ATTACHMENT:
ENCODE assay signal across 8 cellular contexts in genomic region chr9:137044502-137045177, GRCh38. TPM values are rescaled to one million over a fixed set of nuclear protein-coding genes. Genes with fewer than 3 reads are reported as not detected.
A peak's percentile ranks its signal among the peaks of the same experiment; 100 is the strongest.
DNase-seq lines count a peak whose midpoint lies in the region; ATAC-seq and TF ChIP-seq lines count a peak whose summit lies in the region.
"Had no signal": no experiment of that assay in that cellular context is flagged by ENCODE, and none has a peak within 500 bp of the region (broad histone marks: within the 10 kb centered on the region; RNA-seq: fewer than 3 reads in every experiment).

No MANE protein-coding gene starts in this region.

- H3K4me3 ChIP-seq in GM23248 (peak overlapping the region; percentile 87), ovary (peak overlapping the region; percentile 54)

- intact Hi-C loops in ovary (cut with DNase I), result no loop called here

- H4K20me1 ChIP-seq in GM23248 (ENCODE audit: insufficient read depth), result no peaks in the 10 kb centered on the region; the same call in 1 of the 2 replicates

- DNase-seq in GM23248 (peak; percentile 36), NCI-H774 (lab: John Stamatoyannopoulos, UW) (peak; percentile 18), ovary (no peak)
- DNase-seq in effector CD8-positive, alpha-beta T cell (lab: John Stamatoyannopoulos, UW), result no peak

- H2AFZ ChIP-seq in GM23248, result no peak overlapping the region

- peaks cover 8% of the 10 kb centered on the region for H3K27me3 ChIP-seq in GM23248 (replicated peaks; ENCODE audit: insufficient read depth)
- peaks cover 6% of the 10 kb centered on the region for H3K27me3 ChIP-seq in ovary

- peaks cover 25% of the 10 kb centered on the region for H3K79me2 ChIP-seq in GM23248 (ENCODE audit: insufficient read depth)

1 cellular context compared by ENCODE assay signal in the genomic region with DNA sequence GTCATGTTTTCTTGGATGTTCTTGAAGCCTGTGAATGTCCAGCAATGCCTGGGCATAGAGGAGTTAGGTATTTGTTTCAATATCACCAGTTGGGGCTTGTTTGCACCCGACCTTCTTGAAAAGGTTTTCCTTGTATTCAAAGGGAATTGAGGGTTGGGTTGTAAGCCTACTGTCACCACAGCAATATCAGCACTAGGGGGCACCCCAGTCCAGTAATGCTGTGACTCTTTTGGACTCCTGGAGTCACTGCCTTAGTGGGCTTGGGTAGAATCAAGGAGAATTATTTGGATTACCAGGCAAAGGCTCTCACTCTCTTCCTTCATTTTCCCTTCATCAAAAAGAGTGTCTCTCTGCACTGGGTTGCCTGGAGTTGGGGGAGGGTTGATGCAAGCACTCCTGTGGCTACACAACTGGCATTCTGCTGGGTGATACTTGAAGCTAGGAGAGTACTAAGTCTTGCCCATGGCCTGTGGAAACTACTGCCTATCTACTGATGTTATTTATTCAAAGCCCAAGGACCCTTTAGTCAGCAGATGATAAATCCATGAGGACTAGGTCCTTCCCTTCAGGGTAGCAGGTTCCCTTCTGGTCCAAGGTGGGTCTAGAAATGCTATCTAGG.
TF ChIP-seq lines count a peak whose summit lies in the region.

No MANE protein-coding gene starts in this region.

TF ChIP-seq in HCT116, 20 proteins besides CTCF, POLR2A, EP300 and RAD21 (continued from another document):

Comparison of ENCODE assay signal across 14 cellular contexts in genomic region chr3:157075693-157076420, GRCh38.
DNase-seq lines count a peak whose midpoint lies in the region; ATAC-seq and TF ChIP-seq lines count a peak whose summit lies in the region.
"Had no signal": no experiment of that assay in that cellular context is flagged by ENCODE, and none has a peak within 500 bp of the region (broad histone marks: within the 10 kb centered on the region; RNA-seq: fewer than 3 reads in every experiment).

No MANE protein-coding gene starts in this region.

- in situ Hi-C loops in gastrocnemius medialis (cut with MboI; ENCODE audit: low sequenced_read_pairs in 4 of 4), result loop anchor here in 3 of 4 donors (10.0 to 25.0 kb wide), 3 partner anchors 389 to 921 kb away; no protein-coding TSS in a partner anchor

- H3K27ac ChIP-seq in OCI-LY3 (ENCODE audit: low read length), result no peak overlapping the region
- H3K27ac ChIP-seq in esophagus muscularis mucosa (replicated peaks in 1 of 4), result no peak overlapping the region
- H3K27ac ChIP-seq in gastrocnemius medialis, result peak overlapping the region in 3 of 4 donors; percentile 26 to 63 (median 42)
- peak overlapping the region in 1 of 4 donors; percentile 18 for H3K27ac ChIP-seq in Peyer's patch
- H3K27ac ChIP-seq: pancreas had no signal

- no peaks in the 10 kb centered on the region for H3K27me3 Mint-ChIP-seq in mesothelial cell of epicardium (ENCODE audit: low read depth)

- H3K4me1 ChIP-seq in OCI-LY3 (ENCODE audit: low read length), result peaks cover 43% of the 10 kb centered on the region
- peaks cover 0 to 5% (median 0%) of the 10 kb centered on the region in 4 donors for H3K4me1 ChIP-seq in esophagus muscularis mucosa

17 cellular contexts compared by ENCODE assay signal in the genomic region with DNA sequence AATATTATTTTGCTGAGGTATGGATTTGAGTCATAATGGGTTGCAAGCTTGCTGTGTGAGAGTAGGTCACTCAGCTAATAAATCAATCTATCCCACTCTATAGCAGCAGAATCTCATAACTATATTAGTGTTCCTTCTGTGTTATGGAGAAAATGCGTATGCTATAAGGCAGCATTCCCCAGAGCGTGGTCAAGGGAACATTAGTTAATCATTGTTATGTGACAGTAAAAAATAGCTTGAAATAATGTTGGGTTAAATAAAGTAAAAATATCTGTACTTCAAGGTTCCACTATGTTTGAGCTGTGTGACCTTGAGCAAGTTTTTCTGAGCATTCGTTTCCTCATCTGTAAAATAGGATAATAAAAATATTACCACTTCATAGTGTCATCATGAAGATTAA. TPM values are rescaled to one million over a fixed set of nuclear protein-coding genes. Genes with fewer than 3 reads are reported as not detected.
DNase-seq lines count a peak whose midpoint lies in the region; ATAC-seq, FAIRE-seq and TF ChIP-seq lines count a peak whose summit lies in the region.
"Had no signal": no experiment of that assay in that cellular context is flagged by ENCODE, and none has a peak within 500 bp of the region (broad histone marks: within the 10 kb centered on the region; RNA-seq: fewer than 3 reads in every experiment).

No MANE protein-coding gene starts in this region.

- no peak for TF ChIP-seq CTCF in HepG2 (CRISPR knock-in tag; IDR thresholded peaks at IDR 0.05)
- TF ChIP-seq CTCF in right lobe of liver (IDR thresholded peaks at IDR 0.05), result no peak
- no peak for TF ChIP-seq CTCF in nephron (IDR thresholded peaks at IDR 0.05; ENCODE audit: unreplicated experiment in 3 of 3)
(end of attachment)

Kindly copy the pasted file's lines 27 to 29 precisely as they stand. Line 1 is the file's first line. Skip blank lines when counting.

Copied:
- peak overlapping the region in 1 of 4 donors; percentile 18 for H3K27ac ChIP-seq in Peyer's patch
- H3K27ac ChIP-seq: pancreas had no signal

- no peaks in the 10 kb centered on the region for H3K27me3 Mint-ChIP-seq in mesothelial cell of epicardium (ENCODE audit: low read depth)